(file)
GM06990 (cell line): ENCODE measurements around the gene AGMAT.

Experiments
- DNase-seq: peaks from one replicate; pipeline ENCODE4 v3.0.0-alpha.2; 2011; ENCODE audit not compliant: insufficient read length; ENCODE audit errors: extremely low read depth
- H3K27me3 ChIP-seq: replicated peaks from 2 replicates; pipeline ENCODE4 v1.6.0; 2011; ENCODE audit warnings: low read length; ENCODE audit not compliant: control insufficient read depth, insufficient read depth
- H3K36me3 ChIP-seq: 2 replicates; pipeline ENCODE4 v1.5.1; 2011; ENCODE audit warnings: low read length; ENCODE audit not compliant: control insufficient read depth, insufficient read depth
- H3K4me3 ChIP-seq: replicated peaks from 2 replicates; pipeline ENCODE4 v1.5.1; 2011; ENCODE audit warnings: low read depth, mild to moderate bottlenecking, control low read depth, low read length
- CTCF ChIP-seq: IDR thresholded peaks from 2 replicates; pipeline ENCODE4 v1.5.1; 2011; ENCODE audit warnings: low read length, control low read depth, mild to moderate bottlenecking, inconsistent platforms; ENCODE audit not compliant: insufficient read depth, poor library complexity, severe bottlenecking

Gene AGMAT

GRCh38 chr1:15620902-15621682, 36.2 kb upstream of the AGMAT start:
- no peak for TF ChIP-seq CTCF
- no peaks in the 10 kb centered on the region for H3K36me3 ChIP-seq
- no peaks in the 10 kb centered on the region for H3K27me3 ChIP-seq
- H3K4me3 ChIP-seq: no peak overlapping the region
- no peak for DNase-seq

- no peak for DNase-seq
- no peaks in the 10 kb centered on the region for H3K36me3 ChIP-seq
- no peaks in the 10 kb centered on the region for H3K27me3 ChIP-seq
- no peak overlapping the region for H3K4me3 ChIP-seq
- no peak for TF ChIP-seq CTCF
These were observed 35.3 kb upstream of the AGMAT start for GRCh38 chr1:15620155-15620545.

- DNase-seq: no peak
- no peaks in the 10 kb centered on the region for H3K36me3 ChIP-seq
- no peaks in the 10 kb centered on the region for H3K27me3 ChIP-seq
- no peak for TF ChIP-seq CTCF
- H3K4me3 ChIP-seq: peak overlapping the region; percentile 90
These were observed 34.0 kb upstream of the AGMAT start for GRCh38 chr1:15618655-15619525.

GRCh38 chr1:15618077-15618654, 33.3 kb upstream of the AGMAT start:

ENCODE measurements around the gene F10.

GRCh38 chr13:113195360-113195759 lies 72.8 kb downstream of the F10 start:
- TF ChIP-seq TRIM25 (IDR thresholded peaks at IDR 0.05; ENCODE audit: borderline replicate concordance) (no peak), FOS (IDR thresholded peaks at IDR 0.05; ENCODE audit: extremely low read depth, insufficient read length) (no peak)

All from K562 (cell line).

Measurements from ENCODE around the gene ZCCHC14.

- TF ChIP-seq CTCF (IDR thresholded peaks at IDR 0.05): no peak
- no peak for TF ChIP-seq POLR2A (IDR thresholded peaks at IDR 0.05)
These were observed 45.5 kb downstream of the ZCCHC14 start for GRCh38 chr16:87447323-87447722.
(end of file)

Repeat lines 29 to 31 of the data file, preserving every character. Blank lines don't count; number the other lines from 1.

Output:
GRCh38 chr13:113195360-113195759 lies 72.8 kb downstream of the F10 start:
- TF ChIP-seq TRIM25 (IDR thresholded peaks at IDR 0.05; ENCODE audit: borderline replicate concordance) (no peak), FOS (IDR thresholded peaks at IDR 0.05; ENCODE audit: extremely low read depth, insufficient read length) (no peak)

All from K562 (cell line).